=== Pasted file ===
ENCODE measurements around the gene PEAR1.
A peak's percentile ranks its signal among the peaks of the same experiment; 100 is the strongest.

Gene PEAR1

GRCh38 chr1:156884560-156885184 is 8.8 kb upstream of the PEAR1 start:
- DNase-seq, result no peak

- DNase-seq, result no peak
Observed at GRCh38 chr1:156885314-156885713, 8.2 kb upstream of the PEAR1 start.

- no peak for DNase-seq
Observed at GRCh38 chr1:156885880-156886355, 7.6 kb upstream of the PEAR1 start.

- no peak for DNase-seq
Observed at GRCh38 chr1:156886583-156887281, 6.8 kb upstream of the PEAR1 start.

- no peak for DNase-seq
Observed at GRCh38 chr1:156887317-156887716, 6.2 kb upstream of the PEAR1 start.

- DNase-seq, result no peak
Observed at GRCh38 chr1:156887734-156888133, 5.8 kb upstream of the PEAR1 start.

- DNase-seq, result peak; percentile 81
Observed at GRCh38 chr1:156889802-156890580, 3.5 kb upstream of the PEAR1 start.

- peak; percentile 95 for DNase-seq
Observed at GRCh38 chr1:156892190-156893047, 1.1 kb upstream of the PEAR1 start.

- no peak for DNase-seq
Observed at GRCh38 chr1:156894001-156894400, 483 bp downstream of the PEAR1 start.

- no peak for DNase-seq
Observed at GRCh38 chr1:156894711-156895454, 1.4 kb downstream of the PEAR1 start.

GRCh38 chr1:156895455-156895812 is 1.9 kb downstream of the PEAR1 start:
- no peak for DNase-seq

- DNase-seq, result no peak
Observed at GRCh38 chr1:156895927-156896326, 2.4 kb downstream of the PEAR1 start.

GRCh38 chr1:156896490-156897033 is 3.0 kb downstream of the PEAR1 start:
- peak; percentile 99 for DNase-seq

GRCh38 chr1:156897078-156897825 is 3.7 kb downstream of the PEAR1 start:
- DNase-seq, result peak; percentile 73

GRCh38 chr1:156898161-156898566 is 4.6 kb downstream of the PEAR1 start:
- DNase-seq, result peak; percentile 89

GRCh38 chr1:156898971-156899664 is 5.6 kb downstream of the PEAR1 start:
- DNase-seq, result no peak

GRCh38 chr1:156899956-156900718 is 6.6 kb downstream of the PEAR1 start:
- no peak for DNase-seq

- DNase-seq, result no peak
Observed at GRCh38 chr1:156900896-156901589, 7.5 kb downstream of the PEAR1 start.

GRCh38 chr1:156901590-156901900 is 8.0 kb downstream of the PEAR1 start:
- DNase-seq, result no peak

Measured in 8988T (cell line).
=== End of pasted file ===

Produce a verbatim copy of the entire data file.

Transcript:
ENCODE measurements around the gene PEAR1.
A peak's percentile ranks its signal among the peaks of the same experiment; 100 is the strongest.

Gene PEAR1

GRCh38 chr1:156884560-156885184 is 8.8 kb upstream of the PEAR1 start:
- DNase-seq, result no peak

- DNase-seq, result no peak
Observed at GRCh38 chr1:156885314-156885713, 8.2 kb upstream of the PEAR1 start.

- no peak for DNase-seq
Observed at GRCh38 chr1:156885880-156886355, 7.6 kb upstream of the PEAR1 start.

- no peak for DNase-seq
Observed at GRCh38 chr1:156886583-156887281, 6.8 kb upstream of the PEAR1 start.

- no peak for DNase-seq
Observed at GRCh38 chr1:156887317-156887716, 6.2 kb upstream of the PEAR1 start.

- DNase-seq, result no peak
Observed at GRCh38 chr1:156887734-156888133, 5.8 kb upstream of the PEAR1 start.

- DNase-seq, result peak; percentile 81
Observed at GRCh38 chr1:156889802-156890580, 3.5 kb upstream of the PEAR1 start.

- peak; percentile 95 for DNase-seq
Observed at GRCh38 chr1:156892190-156893047, 1.1 kb upstream of the PEAR1 start.

- no peak for DNase-seq
Observed at GRCh38 chr1:156894001-156894400, 483 bp downstream of the PEAR1 start.

- no peak for DNase-seq
Observed at GRCh38 chr1:156894711-156895454, 1.4 kb downstream of the PEAR1 start.

GRCh38 chr1:156895455-156895812 is 1.9 kb downstream of the PEAR1 start:
- no peak for DNase-seq

- DNase-seq, result no peak
Observed at GRCh38 chr1:156895927-156896326, 2.4 kb downstream of the PEAR1 start.

GRCh38 chr1:156896490-156897033 is 3.0 kb downstream of the PEAR1 start:
- peak; percentile 99 for DNase-seq

GRCh38 chr1:156897078-156897825 is 3.7 kb downstream of the PEAR1 start:
- DNase-seq, result peak; percentile 73

GRCh38 chr1:156898161-156898566 is 4.6 kb downstream of the PEAR1 start:
- DNase-seq, result peak; percentile 89

GRCh38 chr1:156898971-156899664 is 5.6 kb downstream of the PEAR1 start:
- DNase-seq, result no peak

GRCh38 chr1:156899956-156900718 is 6.6 kb downstream of the PEAR1 start:
- no peak for DNase-seq

- DNase-seq, result no peak
Observed at GRCh38 chr1:156900896-156901589, 7.5 kb downstream of the PEAR1 start.

GRCh38 chr1:156901590-156901900 is 8.0 kb downstream of the PEAR1 start:
- DNase-seq, result no peak

Measured in 8988T (cell line).